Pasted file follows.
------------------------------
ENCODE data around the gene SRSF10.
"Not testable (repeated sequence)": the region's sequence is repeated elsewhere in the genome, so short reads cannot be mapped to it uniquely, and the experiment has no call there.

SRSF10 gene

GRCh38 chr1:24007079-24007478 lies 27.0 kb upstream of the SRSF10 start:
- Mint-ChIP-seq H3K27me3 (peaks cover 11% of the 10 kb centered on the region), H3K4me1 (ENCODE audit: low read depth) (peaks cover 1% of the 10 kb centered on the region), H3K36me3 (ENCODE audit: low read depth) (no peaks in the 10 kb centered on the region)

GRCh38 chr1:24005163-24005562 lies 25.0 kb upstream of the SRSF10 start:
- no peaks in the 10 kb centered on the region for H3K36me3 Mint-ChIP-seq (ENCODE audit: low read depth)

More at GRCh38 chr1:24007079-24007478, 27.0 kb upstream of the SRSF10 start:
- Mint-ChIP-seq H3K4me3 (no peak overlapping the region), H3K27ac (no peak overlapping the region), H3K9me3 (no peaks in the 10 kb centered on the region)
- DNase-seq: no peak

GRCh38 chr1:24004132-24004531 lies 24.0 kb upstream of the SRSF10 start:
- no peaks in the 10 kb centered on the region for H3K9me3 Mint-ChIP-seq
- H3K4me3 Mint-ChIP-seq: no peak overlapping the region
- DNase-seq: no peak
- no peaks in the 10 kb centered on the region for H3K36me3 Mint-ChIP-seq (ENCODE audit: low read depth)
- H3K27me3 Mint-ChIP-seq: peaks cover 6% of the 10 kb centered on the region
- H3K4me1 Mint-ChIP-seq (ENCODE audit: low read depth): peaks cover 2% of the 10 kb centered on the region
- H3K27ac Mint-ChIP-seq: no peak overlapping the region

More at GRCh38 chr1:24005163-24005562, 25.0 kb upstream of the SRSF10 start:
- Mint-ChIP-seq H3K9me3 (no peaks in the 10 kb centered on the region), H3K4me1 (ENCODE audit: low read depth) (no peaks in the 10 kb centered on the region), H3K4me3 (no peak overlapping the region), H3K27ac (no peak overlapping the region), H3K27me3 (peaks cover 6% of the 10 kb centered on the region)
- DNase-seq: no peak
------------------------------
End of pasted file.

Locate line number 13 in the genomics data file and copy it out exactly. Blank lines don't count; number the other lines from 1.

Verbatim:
- H3K4me3 Mint-ChIP-seq: no peak overlapping the region